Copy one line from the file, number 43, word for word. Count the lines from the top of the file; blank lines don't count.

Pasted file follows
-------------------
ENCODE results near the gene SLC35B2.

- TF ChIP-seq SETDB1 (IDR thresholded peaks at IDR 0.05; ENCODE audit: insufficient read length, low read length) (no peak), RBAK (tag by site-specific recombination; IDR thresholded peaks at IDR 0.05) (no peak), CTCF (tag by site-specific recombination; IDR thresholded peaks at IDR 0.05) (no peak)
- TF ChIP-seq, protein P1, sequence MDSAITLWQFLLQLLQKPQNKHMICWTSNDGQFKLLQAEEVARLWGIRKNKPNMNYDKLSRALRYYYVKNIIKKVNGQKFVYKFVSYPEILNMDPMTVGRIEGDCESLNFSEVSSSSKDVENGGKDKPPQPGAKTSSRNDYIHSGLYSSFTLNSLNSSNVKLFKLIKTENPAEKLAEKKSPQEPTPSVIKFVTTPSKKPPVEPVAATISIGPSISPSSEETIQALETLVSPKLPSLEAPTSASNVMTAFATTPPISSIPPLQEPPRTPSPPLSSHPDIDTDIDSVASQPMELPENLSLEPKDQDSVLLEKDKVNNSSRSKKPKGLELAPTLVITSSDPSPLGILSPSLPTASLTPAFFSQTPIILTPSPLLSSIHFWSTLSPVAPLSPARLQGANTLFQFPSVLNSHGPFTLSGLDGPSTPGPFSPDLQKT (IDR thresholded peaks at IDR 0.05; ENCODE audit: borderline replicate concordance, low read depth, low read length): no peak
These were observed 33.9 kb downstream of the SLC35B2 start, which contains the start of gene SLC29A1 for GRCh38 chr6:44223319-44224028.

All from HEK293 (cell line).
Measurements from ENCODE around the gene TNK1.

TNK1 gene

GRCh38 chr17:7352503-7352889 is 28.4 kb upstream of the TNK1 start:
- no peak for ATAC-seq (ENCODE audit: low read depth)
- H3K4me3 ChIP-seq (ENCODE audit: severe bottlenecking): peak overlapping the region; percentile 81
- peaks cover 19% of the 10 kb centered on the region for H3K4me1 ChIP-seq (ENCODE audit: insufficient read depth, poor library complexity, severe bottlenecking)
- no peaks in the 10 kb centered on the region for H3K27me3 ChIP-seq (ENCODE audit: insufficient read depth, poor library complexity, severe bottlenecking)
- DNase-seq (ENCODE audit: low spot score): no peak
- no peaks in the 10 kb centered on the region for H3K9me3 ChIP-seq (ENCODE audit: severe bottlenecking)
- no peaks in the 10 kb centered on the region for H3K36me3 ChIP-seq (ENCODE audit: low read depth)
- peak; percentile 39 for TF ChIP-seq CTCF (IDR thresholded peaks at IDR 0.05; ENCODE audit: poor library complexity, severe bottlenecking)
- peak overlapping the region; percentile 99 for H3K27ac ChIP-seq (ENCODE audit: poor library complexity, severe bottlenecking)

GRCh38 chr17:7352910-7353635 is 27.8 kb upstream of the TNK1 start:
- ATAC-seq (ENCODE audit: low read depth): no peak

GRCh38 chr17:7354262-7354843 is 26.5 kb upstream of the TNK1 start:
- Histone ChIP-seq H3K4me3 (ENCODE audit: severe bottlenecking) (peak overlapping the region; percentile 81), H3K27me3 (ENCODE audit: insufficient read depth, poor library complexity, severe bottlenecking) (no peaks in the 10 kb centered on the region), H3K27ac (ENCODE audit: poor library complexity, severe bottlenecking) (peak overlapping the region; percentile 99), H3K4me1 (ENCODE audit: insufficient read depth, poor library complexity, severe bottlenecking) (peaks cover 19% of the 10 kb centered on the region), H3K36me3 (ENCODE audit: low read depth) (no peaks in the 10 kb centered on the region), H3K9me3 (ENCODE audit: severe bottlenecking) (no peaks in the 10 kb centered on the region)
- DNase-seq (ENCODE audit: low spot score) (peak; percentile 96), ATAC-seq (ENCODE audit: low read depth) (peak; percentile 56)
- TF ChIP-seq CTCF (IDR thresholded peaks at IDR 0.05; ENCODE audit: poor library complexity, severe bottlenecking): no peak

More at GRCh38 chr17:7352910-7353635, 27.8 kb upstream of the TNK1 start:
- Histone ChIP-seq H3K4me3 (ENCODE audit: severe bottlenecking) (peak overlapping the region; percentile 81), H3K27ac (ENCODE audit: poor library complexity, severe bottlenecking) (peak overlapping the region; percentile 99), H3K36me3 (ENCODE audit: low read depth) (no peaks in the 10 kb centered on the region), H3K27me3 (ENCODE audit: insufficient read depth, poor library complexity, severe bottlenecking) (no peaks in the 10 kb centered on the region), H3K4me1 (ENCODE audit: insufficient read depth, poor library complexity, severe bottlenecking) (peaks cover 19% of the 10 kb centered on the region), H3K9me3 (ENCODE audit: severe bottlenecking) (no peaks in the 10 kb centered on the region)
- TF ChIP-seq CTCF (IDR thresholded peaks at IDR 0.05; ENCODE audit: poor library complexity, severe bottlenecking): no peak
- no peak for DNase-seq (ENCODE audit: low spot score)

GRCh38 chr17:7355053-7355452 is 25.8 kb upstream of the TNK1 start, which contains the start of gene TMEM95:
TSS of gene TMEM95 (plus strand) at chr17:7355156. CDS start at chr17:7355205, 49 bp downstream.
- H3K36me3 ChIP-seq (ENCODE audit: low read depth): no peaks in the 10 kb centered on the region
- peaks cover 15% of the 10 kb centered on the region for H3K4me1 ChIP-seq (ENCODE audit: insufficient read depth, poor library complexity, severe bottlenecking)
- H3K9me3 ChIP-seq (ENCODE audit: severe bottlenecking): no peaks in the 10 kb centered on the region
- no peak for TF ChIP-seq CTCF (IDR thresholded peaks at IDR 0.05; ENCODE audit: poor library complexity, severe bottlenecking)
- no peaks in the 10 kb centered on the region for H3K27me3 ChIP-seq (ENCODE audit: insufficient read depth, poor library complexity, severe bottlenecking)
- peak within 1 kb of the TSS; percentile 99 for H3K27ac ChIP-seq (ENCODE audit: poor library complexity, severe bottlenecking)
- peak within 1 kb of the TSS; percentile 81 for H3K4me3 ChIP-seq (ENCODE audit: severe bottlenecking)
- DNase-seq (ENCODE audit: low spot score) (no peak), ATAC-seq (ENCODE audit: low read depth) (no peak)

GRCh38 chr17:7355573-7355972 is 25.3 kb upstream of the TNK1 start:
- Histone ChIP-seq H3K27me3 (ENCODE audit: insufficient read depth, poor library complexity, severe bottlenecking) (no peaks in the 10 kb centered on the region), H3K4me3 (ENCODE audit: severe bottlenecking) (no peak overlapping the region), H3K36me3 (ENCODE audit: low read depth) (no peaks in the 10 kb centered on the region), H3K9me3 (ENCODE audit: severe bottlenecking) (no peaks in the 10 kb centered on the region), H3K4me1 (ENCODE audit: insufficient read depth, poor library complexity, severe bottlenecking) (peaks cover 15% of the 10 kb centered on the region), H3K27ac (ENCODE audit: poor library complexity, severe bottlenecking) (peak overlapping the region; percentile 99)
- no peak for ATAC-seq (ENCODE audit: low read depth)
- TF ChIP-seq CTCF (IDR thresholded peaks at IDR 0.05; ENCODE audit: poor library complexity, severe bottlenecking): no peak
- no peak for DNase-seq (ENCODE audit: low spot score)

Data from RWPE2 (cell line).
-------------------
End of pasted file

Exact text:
Data from RWPE2 (cell line).